As part of a blog tour organized by Great Escapes Virtual Book Tours, I am pleased to have as my guest, Elizabeth Breck, author of the recently released ANONYMOUS, a Madison Kelly Mystery. While she’s here to visit, she’s going to tell us a bit about her inspiration in creating Madison Kelly.
Will the Real Kinsey Millhone Please Stand Up?
Kinsey Millhone is a fictional private investigator who stars in twenty-five novels penned by the late great Sue Grafton, spanning thirty-six years and the alphabet from A to Y. I was already a state of California licensed Private Investigator when I read my first Sue Grafton novel, and I gobbled them up.
What I liked best about the books was the accuracy of the investigative details. Kinsey investigated insurance fraud, and so did I. Kinsey had to travel to courthouses and halls of administration to get public records about her subjects, and so did I. Kinsey sat for hours in a dark car, bored and hungry, until her subject moved—at which point it was an adrenaline rush of fear and suspense as she tailed without being seen. This was my life. We were both young, female, unlikely private investigators, and I reveled in our similarities. Sue Grafton wrote what it was really like to be a PI.
Until she didn’t. Sue Grafton made the choice to leave Kinsey in the 1980’s so that she wouldn’t age; Grafton was a very successful author so it is hard to argue with any of her choices. But how we investigated changed greatly in the 1990’s and 2000’s. With the advent of the internet, a real-life private investigator went from visiting court buildings to searching for records on computer. And for me, as the accuracy of investigations in Grafton’s writing faded with the passing years, so with it went my interest (it is a testament to her writing that I stuck with her as long as I did, even as I argued with the books). My love of mysteries took me from Agatha Christie to Janet Evanovich to Thomas Perry, but I still had a soft spot in my heart for Kinsey, who had been left in the past by her creator.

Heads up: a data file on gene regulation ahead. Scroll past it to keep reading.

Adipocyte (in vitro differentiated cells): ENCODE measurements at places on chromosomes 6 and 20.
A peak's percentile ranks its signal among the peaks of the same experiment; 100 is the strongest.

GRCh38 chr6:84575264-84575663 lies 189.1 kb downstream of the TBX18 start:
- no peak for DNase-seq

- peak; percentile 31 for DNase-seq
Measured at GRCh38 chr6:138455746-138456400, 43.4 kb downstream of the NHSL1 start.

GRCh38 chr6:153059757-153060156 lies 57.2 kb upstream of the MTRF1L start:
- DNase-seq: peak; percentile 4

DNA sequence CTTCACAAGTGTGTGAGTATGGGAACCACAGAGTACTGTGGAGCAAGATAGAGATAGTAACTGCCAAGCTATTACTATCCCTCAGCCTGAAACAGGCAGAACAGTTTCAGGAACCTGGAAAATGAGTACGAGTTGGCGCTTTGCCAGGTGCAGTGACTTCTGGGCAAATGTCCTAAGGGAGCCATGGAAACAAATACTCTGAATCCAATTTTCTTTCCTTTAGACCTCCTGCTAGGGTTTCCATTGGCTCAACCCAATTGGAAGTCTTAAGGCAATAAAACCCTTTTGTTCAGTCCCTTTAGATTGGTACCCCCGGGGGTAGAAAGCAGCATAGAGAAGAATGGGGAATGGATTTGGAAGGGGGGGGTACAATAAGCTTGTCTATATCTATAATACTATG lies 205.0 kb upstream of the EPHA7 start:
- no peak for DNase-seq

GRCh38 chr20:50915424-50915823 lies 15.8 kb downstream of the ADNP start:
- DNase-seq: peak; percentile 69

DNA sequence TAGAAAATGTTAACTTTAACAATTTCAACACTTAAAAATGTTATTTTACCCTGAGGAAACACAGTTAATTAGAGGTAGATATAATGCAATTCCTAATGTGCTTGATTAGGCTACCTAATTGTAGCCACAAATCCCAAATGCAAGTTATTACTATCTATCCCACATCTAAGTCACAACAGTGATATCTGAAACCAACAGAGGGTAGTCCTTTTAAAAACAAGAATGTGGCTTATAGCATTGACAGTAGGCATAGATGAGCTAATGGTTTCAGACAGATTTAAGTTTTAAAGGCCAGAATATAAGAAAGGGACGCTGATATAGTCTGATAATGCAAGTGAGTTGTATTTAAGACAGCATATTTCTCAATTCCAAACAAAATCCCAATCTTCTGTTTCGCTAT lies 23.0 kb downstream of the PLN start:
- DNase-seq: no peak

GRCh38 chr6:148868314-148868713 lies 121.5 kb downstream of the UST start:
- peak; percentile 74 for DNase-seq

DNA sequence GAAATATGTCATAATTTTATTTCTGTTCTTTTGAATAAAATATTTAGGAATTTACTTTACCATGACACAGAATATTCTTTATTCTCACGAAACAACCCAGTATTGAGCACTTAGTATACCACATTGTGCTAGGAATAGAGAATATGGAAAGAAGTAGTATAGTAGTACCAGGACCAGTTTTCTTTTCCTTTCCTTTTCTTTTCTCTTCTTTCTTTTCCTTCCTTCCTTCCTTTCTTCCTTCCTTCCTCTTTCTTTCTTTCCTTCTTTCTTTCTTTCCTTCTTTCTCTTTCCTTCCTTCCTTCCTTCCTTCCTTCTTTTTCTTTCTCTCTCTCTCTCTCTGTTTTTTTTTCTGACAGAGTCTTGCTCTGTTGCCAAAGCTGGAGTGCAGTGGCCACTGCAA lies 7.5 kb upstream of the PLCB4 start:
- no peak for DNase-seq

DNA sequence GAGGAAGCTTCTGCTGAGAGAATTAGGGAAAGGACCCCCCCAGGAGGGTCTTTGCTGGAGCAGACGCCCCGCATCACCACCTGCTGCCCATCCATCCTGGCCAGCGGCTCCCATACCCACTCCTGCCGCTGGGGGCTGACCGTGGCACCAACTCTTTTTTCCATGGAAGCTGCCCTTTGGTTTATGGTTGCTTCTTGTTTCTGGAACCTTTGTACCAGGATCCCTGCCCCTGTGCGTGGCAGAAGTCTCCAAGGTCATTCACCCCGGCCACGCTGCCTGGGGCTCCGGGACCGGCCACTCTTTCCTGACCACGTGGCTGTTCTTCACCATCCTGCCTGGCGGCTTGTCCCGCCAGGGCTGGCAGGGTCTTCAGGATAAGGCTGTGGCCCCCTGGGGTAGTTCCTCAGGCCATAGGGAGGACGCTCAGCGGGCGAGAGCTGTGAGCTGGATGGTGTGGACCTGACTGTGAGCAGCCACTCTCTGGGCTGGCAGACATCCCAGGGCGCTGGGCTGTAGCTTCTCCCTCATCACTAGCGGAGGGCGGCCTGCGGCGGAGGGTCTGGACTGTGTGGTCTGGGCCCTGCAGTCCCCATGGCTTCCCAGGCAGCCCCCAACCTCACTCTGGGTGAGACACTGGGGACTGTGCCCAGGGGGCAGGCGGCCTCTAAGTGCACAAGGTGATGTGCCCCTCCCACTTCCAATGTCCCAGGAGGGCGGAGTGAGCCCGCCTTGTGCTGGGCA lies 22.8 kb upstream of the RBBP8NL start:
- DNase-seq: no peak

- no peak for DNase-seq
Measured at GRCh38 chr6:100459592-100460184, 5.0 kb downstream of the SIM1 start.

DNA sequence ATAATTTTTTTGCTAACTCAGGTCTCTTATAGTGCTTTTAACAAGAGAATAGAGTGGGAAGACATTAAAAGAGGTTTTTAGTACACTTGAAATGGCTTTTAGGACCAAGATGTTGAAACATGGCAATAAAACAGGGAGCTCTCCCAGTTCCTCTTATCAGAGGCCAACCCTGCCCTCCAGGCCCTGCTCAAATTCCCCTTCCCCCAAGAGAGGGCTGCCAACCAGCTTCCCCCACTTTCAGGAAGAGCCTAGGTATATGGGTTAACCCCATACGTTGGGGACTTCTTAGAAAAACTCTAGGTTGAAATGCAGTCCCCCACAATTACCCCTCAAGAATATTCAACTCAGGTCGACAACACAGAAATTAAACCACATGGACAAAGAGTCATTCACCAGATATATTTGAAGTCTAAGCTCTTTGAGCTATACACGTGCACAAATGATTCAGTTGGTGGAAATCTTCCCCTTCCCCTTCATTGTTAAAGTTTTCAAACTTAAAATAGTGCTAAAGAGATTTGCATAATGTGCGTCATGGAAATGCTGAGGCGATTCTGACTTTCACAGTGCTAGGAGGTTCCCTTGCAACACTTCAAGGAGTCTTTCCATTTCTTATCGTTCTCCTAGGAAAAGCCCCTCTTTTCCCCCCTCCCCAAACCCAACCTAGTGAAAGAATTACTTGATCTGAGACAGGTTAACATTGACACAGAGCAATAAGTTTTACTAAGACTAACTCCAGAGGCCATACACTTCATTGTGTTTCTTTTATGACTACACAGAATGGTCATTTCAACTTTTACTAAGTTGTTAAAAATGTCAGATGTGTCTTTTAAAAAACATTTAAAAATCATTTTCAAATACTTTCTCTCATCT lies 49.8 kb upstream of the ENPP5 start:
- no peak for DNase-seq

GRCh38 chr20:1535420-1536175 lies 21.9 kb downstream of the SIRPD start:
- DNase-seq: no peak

In 2015 I returned to school and earned a bachelor’s degree in Writing. I began writing about my alter-ego, Madison Kelly, during my writing workshops, and I discovered I was able to write a mystery series that I’d always wanted to read: one where the details of being a female PI were accurate. Madison Kelly lives in a small apartment by the beach in the Windansea section of La Jolla, California, just like I did in my thirties. In Anonymous, Madison races to figure out who left a threatening note on her door warning her to stop investigating him. Since she hadn’t been investigating anyone—she’d been taking time off to figure out what to do with her life— she has to do exactly what the note is telling her not to do: investigate. Finding the Anonymous note-leaver takes her straight into the middle of an investigation of two missing women. Throughout this thrilling mystery, Madison is involved in real-life events that have actually happened to me: high speed tails, night surveillance where one is left with only one’s thoughts and the music on the radio, and the never ending challenge of proving yourself as a woman in a predominantly male field. The accuracy of what it is to be a female P.I. is back, along with what might happen if she began investigating a killer who had made her his target: she uses her experience and determination to figure out who he is before it’s too late.